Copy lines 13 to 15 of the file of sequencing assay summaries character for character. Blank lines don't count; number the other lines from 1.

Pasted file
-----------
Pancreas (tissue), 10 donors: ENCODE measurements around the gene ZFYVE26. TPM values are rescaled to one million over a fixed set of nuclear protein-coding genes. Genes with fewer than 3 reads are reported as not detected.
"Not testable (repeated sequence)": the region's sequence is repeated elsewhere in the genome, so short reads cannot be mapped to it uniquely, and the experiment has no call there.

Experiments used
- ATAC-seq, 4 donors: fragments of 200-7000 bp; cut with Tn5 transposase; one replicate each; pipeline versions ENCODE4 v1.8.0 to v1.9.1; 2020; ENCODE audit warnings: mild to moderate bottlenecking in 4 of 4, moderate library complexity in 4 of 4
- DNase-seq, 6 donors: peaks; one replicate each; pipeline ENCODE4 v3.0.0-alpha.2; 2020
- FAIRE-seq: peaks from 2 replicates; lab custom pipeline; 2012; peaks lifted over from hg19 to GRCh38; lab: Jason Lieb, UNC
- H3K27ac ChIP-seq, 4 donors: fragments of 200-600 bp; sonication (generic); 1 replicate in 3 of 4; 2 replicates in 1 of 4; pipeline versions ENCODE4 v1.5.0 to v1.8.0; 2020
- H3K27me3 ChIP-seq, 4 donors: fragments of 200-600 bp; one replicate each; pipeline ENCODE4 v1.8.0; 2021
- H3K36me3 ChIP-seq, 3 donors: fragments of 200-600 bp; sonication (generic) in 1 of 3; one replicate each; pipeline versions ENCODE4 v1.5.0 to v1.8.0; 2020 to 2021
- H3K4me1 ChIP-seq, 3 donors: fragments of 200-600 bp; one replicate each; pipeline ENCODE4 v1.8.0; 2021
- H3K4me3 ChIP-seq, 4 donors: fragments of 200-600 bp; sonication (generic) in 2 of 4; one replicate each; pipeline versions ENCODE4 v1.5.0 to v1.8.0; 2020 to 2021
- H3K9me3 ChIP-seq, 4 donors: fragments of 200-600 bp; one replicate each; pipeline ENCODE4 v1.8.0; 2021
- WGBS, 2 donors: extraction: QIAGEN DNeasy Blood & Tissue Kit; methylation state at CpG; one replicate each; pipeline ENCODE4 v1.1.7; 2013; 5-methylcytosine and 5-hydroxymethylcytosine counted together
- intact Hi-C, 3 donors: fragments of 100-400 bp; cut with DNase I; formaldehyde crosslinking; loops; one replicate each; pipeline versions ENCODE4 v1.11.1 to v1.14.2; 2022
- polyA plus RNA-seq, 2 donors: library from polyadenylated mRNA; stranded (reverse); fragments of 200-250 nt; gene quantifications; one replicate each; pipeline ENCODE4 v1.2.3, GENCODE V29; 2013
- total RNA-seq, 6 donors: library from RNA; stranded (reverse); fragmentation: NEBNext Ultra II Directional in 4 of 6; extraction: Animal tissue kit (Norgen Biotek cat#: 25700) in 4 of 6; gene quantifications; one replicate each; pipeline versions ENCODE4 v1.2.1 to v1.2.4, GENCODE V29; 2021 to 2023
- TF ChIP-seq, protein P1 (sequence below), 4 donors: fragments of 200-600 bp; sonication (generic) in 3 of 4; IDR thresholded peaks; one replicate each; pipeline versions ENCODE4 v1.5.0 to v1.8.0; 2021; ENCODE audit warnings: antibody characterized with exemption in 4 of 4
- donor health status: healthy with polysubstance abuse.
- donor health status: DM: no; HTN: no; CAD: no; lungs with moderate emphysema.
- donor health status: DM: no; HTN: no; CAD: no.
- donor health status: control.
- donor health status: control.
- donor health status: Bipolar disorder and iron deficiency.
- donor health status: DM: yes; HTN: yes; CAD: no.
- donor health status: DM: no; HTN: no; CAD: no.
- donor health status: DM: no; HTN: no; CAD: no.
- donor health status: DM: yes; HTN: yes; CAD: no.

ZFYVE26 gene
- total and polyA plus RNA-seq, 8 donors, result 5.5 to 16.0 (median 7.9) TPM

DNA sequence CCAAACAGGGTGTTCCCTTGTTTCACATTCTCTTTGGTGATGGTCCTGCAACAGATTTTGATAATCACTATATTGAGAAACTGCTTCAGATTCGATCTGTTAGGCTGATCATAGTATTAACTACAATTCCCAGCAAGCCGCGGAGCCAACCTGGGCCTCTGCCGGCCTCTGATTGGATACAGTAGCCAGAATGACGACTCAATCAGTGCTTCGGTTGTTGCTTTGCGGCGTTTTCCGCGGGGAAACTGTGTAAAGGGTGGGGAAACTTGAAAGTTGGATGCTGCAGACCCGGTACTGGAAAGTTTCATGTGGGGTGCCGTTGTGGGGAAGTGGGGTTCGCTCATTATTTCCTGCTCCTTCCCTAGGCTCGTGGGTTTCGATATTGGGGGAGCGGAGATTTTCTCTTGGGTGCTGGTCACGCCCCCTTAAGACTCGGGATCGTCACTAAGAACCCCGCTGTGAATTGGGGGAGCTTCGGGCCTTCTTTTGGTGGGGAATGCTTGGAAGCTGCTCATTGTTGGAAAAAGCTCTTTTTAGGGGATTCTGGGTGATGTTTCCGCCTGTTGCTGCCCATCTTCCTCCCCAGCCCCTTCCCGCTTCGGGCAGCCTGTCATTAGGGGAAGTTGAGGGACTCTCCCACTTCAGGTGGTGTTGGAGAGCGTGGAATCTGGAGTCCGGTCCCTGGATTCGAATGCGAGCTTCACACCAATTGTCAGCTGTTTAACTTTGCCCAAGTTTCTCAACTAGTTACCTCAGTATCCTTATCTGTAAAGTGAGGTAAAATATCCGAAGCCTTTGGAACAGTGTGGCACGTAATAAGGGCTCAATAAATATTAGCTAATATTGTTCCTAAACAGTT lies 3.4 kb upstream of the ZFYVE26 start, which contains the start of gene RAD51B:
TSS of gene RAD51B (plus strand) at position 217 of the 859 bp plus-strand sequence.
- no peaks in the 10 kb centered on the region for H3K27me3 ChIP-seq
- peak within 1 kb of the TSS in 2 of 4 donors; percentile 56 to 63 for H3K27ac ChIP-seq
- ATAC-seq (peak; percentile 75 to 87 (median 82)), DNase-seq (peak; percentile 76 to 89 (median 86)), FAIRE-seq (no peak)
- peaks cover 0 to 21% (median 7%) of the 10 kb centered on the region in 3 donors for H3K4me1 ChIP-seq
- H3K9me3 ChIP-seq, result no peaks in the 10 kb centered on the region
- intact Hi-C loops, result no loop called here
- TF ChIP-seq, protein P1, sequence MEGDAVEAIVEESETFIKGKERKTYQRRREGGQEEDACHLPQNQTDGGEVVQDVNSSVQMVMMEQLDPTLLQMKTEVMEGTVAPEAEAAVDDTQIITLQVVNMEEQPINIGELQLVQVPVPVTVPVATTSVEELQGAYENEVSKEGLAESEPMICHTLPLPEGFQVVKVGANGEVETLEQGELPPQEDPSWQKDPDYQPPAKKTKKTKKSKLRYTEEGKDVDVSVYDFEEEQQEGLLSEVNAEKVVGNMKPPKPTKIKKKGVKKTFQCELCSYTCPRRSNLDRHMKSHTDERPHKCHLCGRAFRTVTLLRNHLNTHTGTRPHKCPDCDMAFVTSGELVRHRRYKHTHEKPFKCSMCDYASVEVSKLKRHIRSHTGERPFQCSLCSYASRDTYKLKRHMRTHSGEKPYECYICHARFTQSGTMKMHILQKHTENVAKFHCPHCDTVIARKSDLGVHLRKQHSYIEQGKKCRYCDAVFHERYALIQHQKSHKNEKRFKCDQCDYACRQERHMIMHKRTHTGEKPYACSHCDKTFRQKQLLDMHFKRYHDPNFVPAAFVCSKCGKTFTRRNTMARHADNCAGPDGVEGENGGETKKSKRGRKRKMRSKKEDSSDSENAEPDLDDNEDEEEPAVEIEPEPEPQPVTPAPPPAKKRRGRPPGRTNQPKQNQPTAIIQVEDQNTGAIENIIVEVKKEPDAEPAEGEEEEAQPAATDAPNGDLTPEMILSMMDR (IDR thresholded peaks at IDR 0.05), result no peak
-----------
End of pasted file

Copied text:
- WGBS, 2 donors: extraction: QIAGEN DNeasy Blood & Tissue Kit; methylation state at CpG; one replicate each; pipeline ENCODE4 v1.1.7; 2013; 5-methylcytosine and 5-hydroxymethylcytosine counted together
- intact Hi-C, 3 donors: fragments of 100-400 bp; cut with DNase I; formaldehyde crosslinking; loops; one replicate each; pipeline versions ENCODE4 v1.11.1 to v1.14.2; 2022
- polyA plus RNA-seq, 2 donors: library from polyadenylated mRNA; stranded (reverse); fragments of 200-250 nt; gene quantifications; one replicate each; pipeline ENCODE4 v1.2.3, GENCODE V29; 2013